Attorney at Law Magazine recently had the opportunity to speak with Liza Milgrim-Reyes of Sullivan Papain Block Mcgrath Coffinas & Cannavo who was recently sworn in as president of the Long Island Hispanic Bar Association (LIHBA).
Raised in Brooklyn, New York attending public school, Milgrim-Reyes is the first Hispanic partner of the firm, and takes pride in being able to communicate and guide her Spanish-speaking clients through the legal process. The child of an immigrant, Milgrim-Reyes understands the struggles of the immigrant community and applies her own experiences advocating for her clients.
AALM: As the new president of the Long Island Bar Association what are your goals for the coming year?
LMR: It is my hope that our members will be inspired to become involved at every level of our organization. We have expanded our outreach and assistance to our law students, lawyers and community. I want to provide more programs and opportunities to our members and empower our community.
AALM: How has COVID-19 impacted the legal profession and what is the LIHBA doing in response?
LMR: With the restrictions in place with COVID, getting access to accurate legal information is an issue so the LIHBA created a Legal Information Program. We also had our members record themselves answering FAQs (in both Spanish and English) on a variety of topics that impact our community and then LIHBA created a YouTube channel where our community can easily find these recordings. Additionally, we are providing Know Your Rights programs in both English and Spanish and streaming them live on LIHBA’s Facebook page. For our members, we are providing all our programs as webinars.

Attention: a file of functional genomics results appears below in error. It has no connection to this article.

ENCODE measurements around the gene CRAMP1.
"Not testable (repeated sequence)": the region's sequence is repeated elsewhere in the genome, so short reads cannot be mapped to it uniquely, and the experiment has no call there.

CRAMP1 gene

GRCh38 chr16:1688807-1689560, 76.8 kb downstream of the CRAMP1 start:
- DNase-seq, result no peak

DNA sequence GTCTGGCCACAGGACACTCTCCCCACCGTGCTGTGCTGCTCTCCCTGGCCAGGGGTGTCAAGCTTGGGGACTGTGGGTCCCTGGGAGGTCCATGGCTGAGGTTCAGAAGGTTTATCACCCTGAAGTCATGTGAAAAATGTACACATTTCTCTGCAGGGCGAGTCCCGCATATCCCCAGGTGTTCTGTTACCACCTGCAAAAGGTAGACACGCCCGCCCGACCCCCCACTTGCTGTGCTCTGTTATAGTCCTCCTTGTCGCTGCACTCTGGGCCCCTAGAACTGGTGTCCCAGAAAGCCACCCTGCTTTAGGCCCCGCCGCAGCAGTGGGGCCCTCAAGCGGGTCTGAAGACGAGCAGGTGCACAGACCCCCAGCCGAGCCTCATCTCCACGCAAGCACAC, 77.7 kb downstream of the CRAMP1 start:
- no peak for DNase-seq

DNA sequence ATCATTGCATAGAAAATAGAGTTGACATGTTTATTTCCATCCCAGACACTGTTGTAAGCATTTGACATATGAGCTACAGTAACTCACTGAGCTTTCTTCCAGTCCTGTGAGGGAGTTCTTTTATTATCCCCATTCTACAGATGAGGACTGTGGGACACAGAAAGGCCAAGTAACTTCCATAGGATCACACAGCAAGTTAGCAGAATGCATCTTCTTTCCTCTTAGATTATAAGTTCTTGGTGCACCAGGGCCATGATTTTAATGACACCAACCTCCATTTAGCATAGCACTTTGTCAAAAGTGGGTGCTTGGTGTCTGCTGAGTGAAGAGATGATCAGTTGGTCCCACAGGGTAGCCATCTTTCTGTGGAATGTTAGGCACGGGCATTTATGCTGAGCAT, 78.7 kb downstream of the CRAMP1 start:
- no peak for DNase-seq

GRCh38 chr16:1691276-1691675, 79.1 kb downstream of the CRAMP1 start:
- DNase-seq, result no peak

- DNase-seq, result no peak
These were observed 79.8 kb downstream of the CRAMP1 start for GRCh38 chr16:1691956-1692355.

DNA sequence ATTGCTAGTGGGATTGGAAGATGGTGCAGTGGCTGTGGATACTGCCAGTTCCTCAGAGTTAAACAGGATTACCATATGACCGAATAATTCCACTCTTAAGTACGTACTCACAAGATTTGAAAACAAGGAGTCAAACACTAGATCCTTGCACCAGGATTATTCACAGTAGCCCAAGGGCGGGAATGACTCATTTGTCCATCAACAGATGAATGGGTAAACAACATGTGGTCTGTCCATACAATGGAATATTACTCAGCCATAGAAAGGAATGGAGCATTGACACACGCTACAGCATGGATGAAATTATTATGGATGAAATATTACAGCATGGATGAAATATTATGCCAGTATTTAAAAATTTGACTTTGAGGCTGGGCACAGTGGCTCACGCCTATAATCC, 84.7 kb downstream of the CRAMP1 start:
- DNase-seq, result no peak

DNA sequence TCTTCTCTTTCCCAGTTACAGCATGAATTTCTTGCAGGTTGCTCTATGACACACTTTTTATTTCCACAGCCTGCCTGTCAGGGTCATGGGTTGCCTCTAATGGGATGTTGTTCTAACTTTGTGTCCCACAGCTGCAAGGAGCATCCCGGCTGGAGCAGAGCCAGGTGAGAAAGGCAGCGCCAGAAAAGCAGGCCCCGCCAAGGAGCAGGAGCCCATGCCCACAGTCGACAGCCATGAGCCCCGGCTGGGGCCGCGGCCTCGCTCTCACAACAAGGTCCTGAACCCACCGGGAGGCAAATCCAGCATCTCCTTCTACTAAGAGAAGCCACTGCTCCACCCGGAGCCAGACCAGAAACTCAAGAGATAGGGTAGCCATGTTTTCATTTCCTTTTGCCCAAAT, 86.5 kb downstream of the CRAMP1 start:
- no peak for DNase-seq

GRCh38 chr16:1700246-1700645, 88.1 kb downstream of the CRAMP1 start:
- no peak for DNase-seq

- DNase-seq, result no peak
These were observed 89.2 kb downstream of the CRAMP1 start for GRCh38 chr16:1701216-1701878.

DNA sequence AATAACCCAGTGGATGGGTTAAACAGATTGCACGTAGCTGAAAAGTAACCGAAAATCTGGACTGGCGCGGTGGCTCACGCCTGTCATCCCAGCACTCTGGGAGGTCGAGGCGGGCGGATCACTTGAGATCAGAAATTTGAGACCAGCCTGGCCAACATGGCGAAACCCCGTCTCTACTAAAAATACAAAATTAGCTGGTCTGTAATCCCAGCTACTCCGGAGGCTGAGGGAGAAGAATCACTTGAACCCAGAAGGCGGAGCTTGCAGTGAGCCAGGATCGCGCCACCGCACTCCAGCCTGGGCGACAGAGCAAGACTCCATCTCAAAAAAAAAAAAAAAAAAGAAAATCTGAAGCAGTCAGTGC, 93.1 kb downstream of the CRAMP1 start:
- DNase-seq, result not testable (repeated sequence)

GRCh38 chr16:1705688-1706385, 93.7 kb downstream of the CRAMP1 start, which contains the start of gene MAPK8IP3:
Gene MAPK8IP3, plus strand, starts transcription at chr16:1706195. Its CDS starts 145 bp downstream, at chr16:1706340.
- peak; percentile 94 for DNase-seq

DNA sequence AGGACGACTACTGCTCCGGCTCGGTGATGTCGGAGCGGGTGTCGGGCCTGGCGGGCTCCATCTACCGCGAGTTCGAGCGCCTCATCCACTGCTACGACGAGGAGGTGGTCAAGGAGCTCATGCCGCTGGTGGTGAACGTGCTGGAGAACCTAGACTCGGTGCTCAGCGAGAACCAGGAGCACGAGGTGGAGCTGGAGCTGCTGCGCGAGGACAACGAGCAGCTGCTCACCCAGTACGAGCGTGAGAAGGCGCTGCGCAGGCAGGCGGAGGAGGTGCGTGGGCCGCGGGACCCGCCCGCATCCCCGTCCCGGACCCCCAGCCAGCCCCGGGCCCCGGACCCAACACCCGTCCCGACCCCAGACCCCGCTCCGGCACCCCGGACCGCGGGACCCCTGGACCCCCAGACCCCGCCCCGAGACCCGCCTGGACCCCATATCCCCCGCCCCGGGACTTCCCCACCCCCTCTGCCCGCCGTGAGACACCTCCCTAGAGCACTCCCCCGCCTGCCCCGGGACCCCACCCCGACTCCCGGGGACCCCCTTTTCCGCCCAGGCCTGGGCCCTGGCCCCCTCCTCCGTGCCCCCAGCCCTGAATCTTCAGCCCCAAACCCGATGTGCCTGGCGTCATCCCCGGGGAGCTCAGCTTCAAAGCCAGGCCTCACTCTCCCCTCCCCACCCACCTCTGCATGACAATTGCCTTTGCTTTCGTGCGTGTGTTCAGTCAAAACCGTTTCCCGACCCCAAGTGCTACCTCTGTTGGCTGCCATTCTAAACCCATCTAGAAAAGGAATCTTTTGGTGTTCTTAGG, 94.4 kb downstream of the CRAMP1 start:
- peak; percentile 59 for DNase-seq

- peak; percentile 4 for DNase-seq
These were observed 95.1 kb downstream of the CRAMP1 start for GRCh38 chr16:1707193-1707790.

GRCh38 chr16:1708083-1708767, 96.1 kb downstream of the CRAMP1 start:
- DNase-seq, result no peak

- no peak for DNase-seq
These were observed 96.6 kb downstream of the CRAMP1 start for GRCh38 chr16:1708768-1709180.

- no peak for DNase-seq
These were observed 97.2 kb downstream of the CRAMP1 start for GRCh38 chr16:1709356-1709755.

AALM: How do you hope to advance the mission of the LIHBA and what steps have you taken toward that end?
LMR: The mission of the LIHBA is to foster the advancement of Hispanic attorneys and the Hispanic community on Long Island. I’ve formed a New Lawyers Committee, which will focus on building pipeline programs in professional development and networking opportunities. Our hope in doing this is to help build and nurture the development of our young lawyers who are our next generation of leaders. By providing Know Your Rights programs in Spanish on important legal topics we are helping to empower our community by educating them on their rights.
AALM: Why is it important to work with new lawyers at the Hispanic Bar Association?
LMR: People do not reach the top levels of success without being surrounded by people who took an interest in them and their professional growth and made them believe that their goals were possible. I believe that it is our job to give back and to pay it forward. The new lawyers are also our next generation of leaders who will be advocating for our community. We have to invest in them so they are prepared to lead.
AALM: What experiences do you bring from your previous positions that will help shape the LIHBA?
LMR: I lead the community outreach program and had an opportunity to meet and visit our community leaders. I toured their facilities and learned about the services they provide and this helped me further grasp the issues impacting our community.
AALM: What advice do you have for a member looking to increase their involvement in the LIHBA or hoping to join the leadership?
LMR: It is my hope that our members will be inspired to become involved. The LIHBA is a large family. We are a team of people who look to build each other up and positively influence our community. I have had the opportunity to meet incredible lawyers and build lasting friendships with people who share the same desire to help others.
AALM: What resources or benefits are available to LIHBA members?
LMR: There are many benefits not the least of which include: referral service, networking opportunities, continuing legal education programs and pro bono work.
AALM: What are some topics you think the organization will be addressing the coming year?
LMR: I will be continuing to work to advance the mission of the LIHBA through mentorships, legal education, community outreach and to promote the proper administration of justice.